With any technology implementation there are a list of things that will make or break a project. After completing hundreds of voice implementations, we have seen a few common mistakes that tend to hold back voice implementations – or bring them to an abrupt end. Read on to find out the five most common mistakes that are made when implementing voice, and what you can do to make sure you don’t make them.
1. Choosing a voice solution based on price rather than functionality
There are a variety of voice providers, all providing their own versions of voice-directed software and claiming the same results. So all voice is the same, right? And if all voice is the same, you should just go with the cheapest option.
Unfortunately, all voice solutions are not created the same, and choosing based on price will often leave you short on some of the functionality and results you are looking for. Some solutions may struggle to recognize your workers voice if there is a forklift going by, or if they have a strong accent. Others may sell a base solution that isn’t modifiable, meaning you are stuck with the stock version they sell everyone, regardless of the needs of your warehouse.
While these solutions may cost less in the beginning, they often show their flaws when you are counting on them the most, like during your peak seasons. The price tag may be enticing, but the long term results and functionality should not be ignored.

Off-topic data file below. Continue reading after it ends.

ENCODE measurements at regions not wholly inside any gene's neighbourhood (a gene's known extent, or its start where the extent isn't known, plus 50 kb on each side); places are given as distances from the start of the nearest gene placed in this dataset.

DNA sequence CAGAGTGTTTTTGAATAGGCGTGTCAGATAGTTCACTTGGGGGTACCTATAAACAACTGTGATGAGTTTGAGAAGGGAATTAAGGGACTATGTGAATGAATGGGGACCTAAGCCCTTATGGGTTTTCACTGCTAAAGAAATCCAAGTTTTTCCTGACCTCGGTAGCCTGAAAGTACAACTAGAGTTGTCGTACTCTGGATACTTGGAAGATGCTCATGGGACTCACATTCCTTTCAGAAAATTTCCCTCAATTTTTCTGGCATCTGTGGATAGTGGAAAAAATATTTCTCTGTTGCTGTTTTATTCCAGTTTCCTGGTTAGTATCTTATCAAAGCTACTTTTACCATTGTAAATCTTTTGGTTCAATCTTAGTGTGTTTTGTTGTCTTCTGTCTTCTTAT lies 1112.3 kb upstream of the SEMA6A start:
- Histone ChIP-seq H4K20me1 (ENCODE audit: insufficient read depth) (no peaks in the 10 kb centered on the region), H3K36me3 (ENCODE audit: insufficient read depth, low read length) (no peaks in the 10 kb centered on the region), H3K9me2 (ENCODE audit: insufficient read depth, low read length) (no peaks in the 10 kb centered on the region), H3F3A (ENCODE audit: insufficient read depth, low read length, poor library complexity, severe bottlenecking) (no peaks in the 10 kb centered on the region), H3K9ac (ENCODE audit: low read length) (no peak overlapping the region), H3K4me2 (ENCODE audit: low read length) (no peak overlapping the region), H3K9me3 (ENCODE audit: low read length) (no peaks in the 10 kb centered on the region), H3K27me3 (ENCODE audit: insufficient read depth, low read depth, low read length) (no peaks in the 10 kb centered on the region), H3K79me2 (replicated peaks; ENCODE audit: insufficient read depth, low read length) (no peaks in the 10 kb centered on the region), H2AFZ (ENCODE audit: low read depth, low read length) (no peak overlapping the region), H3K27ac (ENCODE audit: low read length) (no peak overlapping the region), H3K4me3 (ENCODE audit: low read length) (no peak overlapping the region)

2. Failing to create a change management plan
The human side of any technology implementation is incredibly important, but since voice tends to directly impact those who work on the warehouse floor, their participation will be key. Failing to recognize this can lead to employee resistance, union roadblocks, training inefficiencies, and ultimately, a delayed ROI.
3. Not considering the migration ability of voice
In mistake number one, the differences between voice solutions was clarified. While most of the differences focus on functionality, there is one major difference that tends to impact voice investments 5-10 years after they have been installed- adaptability.
The right voice solution is adaptable, scalable, and is set up for long term use, which means it may outlive your other business systems. If you choose the wrong voice system, or one that is specific to a certain ERP or WMS, you may find yourself with a voice system that can no longer integrate with your supply chain software, and your investment will be lost.
4. Inability to measure success
The inability to measure success is a mistake that tends to cripple projects entirely, and often change voice from a profitable project into a loss. For the most part, this happens to companies that have heard about voice, read about the improvements it can create, and decide to implement voice without doing the work to make sure it is a good fit for the operation.
Having a solid understanding of current metrics and problems that voice will solve are the key to justifying the investment, and without clear targets (like a 25% increase in productivity or 80% reduction in errors), there is no way to build a clear ROI in advance.
As a result, when the company is pressed to justify the original purchase, expand voice into new locations or workflows, or even motivate employees, there is no sufficient proof that voice made any difference. This often leads management to believe the project was a waste of time and money, regardless of the untraceable savings that may have occurred.
5. Failing to get buy in from upper management
Many companies see voice as a warehouse solution, and assume that decisions should only involve warehouse personnel. While involving warehouse personnel is incredibly important, getting upper management’s approval will make or break the project.
Since they tend to have large decision making power, failing to include them in the implementation planning can lead to confusion, miscommunication, and ultimately having the project called off.